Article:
Response To Chicago Sun Times Columnist Laura Washington's May 9, 2011 Column on
Black leaders have 'fair share' issues

Rev Al Sharpton called Mark Allen "One of Chicago's legendary political activists

Mark S. Allen

Veteran Political Activist

Associate Editor, The South Street Journal Newspaper; National Spokesperson for National Black Wall Street USA ( , and Editor of national news blog "And The Ordinary People Said" on


The problem with Chicago Sun Times Columnist Laura Washington's May 9, 2011 column on "Black leaders have 'fair share' fears is that it is just as reactive and not proactive as is the Black leaders as well as Black media's lack of proactive versus reactive reporting. During the recent city elections over 60% of the Chicago population decided they had absolutely no reason to vote despite multi millions of dollars being spent letting people know there was an election, and three Black candidates on the ballot of was no interest to the majority of the 600,000 registered Black voters who had the absolute power to decide who would be Mayor. 


Touring this city on a regular basis and touching hundreds of grassroots organizers from various organizations and if you LISTEN to them they will tell you that they have no respect for leaders who pick and choose when they matter. Don't support them and they do not support the leaders when the leaders when leaders are in trouble. Right now Black leaders are in trouble when they raise this issue of fairness for Black appointmenmts by Mayor Emanuel that you do not see any major movement from Black organizations at all stepping up to back the leaders, and when Mayor Elect Emanuel sees no negative Black grassroots movement to back the leaders then he totally dismisses their disenchantment boldly with he publicly stated he doesnt even feel an obligation to Black appointments!


As a media person, I have looked at all my back press releases since Emanuel won the election with a majority Black vote from the Blacks who did vote, and I cannot find ONE press release from any Black leaders public stating what they expected from Mayor Elect Emanuel in terms of Cabinet and  on his Transition Team, I have not found ONE press release from Black leaders with regard to matters they thought the Blacks on the Transition Committe should place on Emanuel to later be publicly judged by. So did Emanuel violate Black leaders for not reading their minds about who or what they wanted in terms of Black appointments?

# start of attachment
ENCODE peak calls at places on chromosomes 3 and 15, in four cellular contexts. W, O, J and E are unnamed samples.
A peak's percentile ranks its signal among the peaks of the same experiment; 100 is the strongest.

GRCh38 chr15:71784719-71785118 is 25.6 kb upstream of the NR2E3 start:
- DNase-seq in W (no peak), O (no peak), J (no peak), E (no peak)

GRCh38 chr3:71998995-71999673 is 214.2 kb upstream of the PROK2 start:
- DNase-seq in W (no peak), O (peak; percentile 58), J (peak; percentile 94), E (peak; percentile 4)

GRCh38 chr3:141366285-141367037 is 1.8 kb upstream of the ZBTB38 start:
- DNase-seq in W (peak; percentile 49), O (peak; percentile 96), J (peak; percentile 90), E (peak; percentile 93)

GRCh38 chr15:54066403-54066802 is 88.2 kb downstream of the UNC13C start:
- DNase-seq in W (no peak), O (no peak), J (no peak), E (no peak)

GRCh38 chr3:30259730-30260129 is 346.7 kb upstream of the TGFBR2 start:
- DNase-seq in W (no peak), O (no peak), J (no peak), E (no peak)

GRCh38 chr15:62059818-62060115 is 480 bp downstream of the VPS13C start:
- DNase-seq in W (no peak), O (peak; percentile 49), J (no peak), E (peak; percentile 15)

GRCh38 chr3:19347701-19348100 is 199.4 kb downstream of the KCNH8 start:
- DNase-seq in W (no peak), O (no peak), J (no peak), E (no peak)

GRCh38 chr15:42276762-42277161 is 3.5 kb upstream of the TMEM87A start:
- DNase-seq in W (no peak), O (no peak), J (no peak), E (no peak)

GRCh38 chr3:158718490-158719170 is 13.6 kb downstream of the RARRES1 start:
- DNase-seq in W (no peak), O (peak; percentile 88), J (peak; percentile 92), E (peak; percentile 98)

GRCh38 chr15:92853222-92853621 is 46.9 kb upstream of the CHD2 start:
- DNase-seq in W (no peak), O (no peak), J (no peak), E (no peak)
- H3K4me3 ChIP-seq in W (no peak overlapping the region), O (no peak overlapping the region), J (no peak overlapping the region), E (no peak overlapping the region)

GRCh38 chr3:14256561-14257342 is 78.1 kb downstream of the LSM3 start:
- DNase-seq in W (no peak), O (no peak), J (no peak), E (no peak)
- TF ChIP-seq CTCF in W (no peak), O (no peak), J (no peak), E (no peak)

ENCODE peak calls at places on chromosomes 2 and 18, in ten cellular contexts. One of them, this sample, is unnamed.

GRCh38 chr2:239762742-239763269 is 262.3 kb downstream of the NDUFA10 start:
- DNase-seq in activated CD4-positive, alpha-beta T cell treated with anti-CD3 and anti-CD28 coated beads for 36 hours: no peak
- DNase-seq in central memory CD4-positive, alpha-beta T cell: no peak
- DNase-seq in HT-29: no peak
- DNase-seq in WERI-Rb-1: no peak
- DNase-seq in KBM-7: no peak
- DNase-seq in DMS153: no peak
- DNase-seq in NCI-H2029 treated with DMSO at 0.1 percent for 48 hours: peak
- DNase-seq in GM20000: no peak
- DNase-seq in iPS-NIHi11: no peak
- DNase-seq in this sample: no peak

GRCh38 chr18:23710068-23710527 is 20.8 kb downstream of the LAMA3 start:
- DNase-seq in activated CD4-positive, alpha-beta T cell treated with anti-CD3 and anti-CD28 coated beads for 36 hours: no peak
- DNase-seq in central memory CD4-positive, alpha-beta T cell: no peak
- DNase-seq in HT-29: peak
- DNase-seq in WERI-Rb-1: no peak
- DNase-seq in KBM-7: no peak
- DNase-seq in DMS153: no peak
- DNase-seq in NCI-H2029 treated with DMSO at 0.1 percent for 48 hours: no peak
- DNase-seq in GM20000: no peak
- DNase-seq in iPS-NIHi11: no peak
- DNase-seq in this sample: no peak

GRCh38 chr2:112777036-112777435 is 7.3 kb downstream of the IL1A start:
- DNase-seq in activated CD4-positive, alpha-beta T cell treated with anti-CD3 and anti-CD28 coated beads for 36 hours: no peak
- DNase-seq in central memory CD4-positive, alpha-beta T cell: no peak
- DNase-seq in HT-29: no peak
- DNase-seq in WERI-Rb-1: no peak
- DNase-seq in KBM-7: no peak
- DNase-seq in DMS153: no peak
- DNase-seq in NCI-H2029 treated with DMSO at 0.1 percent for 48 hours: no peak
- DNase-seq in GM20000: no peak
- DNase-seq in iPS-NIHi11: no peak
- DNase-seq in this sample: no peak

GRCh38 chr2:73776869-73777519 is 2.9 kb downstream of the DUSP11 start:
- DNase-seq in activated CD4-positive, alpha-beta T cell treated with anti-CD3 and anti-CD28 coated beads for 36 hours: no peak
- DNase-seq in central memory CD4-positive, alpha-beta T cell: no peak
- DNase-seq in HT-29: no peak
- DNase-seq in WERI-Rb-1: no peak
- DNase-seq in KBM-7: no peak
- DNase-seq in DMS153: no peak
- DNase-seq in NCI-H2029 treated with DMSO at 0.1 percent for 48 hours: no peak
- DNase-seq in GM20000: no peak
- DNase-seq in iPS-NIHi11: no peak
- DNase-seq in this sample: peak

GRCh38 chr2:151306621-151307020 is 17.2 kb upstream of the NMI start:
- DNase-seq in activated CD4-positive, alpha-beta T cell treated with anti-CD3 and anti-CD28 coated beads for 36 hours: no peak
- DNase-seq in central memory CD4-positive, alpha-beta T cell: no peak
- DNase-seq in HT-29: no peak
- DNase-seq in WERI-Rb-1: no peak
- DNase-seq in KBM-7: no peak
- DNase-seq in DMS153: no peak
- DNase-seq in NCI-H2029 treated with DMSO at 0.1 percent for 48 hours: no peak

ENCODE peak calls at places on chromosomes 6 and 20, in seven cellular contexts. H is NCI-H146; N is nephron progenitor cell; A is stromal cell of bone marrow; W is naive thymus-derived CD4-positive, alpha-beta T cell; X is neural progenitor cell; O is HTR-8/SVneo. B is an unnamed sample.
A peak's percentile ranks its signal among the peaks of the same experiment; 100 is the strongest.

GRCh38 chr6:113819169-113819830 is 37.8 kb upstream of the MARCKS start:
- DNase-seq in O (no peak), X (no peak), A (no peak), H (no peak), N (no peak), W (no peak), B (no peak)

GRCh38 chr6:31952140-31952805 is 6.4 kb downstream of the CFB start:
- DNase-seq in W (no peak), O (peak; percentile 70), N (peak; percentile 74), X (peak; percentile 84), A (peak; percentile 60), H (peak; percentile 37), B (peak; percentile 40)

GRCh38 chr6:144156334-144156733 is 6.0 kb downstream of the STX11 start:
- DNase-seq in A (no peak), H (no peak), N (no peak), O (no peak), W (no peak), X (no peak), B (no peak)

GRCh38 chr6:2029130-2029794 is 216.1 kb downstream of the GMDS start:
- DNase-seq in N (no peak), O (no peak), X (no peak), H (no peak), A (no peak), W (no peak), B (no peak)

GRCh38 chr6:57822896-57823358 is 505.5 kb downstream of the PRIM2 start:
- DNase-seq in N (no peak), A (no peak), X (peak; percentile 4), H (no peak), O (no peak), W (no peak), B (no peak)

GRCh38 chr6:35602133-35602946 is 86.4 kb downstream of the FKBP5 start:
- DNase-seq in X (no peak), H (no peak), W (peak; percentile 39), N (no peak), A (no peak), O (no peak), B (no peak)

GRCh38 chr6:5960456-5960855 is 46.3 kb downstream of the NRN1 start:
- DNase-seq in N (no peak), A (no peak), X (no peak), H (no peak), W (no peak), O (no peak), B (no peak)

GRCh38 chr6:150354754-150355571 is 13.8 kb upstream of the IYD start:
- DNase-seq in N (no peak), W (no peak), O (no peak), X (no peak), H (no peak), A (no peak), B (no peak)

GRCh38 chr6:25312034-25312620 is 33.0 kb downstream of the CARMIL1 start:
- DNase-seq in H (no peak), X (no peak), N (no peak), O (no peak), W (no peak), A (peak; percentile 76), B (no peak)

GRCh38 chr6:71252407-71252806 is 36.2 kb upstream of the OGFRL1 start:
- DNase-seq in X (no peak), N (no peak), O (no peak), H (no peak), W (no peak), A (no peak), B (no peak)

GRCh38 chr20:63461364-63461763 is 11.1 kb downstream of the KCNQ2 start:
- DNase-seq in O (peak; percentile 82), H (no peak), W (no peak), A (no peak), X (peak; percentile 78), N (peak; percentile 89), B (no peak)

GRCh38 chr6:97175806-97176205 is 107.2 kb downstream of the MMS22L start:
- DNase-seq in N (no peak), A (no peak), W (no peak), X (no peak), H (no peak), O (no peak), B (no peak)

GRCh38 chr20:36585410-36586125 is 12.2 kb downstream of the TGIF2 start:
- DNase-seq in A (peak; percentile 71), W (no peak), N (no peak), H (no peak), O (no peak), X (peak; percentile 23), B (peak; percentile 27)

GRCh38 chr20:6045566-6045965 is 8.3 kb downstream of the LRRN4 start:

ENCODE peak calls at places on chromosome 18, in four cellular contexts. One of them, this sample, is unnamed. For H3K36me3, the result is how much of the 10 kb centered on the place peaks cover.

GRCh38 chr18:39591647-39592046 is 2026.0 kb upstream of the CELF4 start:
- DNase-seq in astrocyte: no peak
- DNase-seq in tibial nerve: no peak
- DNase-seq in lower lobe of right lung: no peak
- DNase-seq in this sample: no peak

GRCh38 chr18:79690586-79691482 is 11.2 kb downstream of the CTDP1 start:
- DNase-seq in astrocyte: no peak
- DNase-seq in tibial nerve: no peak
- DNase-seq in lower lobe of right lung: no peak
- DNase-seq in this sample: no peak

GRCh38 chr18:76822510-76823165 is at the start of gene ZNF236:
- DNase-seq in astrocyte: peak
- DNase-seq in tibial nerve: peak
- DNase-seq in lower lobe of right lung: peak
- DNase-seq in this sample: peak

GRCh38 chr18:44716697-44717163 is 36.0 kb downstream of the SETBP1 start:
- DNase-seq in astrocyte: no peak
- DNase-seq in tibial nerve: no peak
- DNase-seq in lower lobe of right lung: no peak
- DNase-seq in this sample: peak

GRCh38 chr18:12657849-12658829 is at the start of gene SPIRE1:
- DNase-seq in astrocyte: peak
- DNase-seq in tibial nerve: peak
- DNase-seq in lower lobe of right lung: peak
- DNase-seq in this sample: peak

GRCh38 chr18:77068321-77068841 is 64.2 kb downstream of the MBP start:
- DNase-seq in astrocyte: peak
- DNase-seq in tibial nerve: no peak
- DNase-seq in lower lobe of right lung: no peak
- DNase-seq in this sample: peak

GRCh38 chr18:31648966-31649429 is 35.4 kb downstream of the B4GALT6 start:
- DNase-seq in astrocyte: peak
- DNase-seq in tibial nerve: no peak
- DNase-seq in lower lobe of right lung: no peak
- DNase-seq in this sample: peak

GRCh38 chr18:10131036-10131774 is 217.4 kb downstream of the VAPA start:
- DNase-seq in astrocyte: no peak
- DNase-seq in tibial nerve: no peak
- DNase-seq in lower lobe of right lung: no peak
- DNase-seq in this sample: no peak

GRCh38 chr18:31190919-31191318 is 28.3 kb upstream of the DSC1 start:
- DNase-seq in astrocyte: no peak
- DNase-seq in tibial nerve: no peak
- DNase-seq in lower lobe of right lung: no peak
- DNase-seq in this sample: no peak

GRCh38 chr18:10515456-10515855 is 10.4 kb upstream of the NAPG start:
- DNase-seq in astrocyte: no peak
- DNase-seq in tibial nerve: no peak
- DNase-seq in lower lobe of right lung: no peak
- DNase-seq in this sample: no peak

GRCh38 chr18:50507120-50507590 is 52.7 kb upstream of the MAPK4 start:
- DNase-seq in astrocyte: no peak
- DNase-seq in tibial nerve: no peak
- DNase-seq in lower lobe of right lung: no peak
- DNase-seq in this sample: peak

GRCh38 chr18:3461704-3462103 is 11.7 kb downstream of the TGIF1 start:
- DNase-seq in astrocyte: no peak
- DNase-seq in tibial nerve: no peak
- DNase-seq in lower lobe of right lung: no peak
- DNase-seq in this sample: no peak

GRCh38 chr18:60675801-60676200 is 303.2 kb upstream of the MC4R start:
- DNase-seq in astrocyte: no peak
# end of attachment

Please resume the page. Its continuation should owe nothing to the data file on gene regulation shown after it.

Established Black leaders and Black media COULD have had a proactive agenda to measure Mayor Elect Emanuel by which would have generated much more if they just decided to offer some validity of lifting up agenda items from the grassroots communities, but those voices they traditionally ignore. For instance, did any Black leaders pick up the grasroots suggestions of long time educational advocates like James Deanes or Phillip Jackson to be considered for Schools Chief? Did any Black leaders pick up on grassroots suggestions for Cortez Trotter for Emergency Management Director, or today will any Black leader or major Black journalist or columnist pick up the grassroots suggestion for Al Wysinger or Eugene Williams to be selected 1st Deputy of Chicago Police OR will we revist the reactive mode again after new Chief picks someone else? Black leaders MUST have a Black public policy agenda that is indeed "public" and "inclusive" which would give them much more public support fromthe grassroots level and shows grassroots people that their opinion matters.


So for now, Black leaders and Black media are in an ongoing reactive mode that must be reversed to a proactive one and one that Mayor Elect Emanuel can clearl see has much more public support than a handful of Black Alderman with And for now, since those Blacks who were on the Emanual Transition team had nor real community based agenda their their own personal agenda may have been fulfilled by Emanuel appointing them to positions themselves or pledging financial support for their pet civic projects. Nothing wrong with them looking out for their own personal agenda since our established Black leaders didnt have one for them.


After the class, generational and other leadership barriers during the recent Mayoral selection process, there was much discussion about opening up for new leadership voices to be lifted up to present to the community as those capable of providing leadership that our disconnected community could support for majore leadership openings in the future. Sounded good, but we are basically back to the same process of media lifting up voices mostly of established leaders and grassroots leaders still begging for credibility and visibility of their voices and leadership and recommendations on proactive public policies that most time fall opn the deaf ears of established leaders. I do know the pain and frustrations of hundreds of grassroots leaders whose views are basically ignored by media and leaders, for I take on the responsbility of blasting their issues and events to media and leaders for respsonse, and even I after almost 40 years of work in leadership on local, state, and national levels, I too have to work HARD to get my voice heard with respect to leadership and agenda. 


Yes Black media and Black leaders should be concerned about getting Blacks fair share of key Black administration appointements and other matters of public policy as it relates to the Black and Hispanic community, but of greater concern is the ongoing practice by media and leaders of not more aggressively engaging and lifting up the leadership voices on the ground which could make their position with the Mayor and issues much stronger than they have presented thus far. But we MUST get proactive and out of this reactive mode.


Read more:


Votes: 0
E-mail me when people leave their comments –

You need to be a member of TheBlackList Pub to add comments!

Join TheBlackList Pub